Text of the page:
Maine Town Debates Locking In Heating Oil Deal

Written on: July 8, 2016 by ICM

By Wm. Duke Harrington, Kennebunk (ME) Post Staff Writer

KENNEBUNK — It may be the middle of summer, but selectmen are already planning for something that happens every year – winter.
At their most recent meeting on June 28, selectmen voted unanimously to forgo a formal bid process on supplying the town with No. 2 heating oil for the coming season. Instead, they authorized Town Manager Barry Tibbetts and Finance Director Joel Downs to monitor weekly and daily price changes and, in consultation with a member of the board’s finance subcommittee, lock in a rate for the season whenever they felt they’d received an autumn quote as low as oil prices are likely to go before an eventual uptick once the snow flies.
However, there was some debate on the wisdom of that strategy, given how the town got burned last year.
According to Downs, the town has contracted with Kennebunk-based Garrett Pillsbury for the past two winters, buying between 32,000 and 36,000 gallons of heating oil. For the winter of 2014-2015, Kennebunk paid $3.15 per gallon, while this past season it locked in at $2.65. But the market rate ended up limping under the $2/gallon mark for most of last season, even dropping as low as $1.71 per gallon by early February.
“Every year, if we hadn’t locked in, we would have gotten a better deal,” Selectman Dan Boothby said
“Not every year, just the past two years,” Selectman Deborah Beal replied. “The price is very volatile. I’ll agree, we paid an awful lot extra last year, but it was a strange year. Nobody predicted it would ever go as low as it did.”
“If any of us could forecast the price we would be retired at the beach enjoying life,” Selectman Richard Morin said.
As part of its annual budget, approved by voters June 14, Kennebunk set aside enough money to cover heating oil costs should it go as high as $2.75 per gallon.
“That’s lower than what we have budgeted in past years,” Downs said.
But one member of the audience at the June 27 meeting, budget board member John Costin, urged selectmen to revert to a formal bid process, rather than again try to second-guess the market bottom.
“Oil is a commodity and there is a whole industry that’s involved with trying to predict what it will do, and I would suggest that work of choosing the best price, and the best moment to do it, is pre-digested. It’s already done,” he said. “As long as you have a couple of bidders offering you a price, there’s no one in this room, or in this building, or probably in this town, who can outperform the market, and I would recommend that selectmen not take upon themselves the job of becoming commodity speculators.”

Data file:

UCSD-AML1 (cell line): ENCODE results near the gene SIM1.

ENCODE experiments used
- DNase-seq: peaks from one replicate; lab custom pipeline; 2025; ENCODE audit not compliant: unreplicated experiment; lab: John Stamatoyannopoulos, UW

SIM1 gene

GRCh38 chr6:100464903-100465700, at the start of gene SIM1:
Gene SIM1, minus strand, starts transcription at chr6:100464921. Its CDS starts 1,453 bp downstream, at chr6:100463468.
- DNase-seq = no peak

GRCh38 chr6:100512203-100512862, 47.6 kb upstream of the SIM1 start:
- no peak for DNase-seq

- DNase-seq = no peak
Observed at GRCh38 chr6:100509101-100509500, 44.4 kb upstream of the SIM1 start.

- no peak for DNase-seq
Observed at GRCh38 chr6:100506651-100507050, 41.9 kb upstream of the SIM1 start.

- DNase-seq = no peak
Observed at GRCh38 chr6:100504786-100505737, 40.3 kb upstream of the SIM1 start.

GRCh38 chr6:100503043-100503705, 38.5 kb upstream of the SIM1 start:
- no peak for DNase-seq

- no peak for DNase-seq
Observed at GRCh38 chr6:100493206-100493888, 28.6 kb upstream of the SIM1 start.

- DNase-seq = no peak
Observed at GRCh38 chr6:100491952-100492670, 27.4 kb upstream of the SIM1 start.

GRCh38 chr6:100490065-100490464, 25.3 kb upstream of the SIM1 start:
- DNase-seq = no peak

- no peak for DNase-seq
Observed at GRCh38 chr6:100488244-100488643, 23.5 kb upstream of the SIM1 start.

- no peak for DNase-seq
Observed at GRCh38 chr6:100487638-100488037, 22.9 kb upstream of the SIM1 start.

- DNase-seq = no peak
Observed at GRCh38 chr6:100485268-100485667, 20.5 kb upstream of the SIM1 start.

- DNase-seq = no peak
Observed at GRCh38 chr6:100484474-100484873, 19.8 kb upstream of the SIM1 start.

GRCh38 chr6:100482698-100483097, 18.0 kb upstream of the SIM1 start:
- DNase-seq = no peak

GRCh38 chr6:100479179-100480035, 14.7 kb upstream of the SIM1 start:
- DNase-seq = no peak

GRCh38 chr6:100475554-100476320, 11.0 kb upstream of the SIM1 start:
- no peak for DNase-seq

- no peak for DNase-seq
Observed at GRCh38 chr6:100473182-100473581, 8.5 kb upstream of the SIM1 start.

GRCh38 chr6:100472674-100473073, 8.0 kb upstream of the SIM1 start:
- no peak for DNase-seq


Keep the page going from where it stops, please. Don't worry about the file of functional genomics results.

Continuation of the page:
But Downs and Tibbetts said the problem with bidding out a heating oil contract too far in advance is that nobody particularly wants the job, in part because some 10,000 gallons of any contract would include emergency home deliveries of just 100 gallons, each, to residents in need of general assistance aid.
“Those deliveries tend to be at the most inopportune time, late on a Friday, or early on a Saturday, but that’s how these people live,” Downs said. “Typically, what we find is if we try to do that [solicit formal bids] they [oil companies] charge us anywhere from $50 to $100 extra for the smaller drops, especially on an emergency basis.”
“Then you end up paying a lot more per gallon. Incredibly more,” Tibbetts said.
“Those drops make this a relatively unattractive contract,” Morin agreed. “It costs money every time they roll a truck. The lure to cover those weekend and night drops is the municipal contract.”
Selectman Ed Karytko suggested locking in the town’s portion of the bid, and playing the market for the welfare deliveries, while West Kennebunk resident Tom Cahoon said maybe locking in just three-quarters of the total need in advance would work best.
But Downs said neither strategy was likely to save much money, nor was the idea that the town should bid out its oil needs in conjunction with area school, water, or sewer departments.
“What I’ve always found is, the larger the group, sometimes the greater the risk,” Downs said, noting the town does try to beef up its order, thus reducing the price it pays, by including the library and the Brick Store Museum in its annual purchase order.
In the end, selectmen agreed to let Downs use his crystal ball once more and hope for the best, even as he cautioned them he can only work so much magic.
“As John [Costin] said, I’m not a commodities broker,” Downs said. “But I do keep an eye on things and, at some point in time, I say, well, I guess that’s as good as it’s going to get. But my guess is good as any.”
Article courtesy of Kennebunk (ME) Post